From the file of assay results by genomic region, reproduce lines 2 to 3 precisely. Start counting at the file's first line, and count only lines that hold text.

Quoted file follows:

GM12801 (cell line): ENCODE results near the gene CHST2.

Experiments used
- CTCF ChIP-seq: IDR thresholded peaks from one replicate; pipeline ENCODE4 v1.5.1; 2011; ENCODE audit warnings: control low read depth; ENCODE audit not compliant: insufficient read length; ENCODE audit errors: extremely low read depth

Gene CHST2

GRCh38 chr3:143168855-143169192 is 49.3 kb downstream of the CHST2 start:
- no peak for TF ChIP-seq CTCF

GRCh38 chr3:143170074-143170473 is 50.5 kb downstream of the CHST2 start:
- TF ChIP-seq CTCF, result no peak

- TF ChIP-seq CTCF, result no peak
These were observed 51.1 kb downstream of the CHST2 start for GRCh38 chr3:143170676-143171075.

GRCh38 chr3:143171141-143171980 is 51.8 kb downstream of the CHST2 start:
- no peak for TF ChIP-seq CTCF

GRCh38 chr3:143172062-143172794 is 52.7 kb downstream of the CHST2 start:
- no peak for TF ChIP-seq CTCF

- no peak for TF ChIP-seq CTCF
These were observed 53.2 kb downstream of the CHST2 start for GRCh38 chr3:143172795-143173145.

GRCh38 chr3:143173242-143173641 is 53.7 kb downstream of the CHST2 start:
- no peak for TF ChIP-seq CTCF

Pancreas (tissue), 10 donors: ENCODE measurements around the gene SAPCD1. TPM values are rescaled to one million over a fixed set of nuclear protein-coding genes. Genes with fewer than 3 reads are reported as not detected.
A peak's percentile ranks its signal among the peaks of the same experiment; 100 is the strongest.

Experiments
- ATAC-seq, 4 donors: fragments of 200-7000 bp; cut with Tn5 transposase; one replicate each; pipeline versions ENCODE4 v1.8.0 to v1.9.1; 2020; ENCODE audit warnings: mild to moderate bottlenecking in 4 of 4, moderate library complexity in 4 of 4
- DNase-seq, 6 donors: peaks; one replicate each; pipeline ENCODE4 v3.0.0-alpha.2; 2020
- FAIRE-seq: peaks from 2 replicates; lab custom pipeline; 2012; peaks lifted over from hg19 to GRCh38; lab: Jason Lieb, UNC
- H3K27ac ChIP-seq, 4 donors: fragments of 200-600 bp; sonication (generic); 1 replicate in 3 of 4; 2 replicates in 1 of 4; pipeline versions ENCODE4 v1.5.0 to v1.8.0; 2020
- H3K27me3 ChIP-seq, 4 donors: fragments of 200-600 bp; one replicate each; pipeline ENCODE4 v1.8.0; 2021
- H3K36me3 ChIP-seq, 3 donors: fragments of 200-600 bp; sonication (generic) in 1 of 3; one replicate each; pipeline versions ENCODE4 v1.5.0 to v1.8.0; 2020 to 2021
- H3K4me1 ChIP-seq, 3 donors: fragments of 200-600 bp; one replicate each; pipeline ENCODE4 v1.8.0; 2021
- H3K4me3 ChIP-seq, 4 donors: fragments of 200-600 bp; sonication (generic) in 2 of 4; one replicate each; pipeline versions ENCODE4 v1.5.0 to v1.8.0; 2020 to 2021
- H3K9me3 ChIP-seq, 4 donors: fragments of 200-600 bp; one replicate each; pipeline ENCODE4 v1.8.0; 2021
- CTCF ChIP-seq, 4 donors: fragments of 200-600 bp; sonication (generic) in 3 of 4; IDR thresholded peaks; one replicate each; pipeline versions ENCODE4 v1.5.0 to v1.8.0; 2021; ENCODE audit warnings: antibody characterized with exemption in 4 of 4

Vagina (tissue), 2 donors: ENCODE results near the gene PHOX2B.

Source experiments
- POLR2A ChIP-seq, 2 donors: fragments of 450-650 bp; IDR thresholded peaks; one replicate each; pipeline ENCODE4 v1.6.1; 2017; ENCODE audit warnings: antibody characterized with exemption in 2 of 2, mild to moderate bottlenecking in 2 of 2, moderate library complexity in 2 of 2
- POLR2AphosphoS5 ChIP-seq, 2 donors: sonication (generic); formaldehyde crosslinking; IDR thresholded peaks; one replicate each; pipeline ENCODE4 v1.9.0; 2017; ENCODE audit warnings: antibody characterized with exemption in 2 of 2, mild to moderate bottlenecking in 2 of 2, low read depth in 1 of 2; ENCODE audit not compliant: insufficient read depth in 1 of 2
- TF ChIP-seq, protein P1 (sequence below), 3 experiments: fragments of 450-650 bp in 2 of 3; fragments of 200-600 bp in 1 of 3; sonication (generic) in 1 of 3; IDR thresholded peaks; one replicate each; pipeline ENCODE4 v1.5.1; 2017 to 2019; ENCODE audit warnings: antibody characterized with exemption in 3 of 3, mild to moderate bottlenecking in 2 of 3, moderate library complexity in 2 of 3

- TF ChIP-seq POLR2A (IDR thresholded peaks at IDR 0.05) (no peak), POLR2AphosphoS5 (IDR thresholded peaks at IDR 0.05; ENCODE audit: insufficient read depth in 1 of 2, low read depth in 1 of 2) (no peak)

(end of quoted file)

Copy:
Experiments used
- CTCF ChIP-seq: IDR thresholded peaks from one replicate; pipeline ENCODE4 v1.5.1; 2011; ENCODE audit warnings: control low read depth; ENCODE audit not compliant: insufficient read length; ENCODE audit errors: extremely low read depth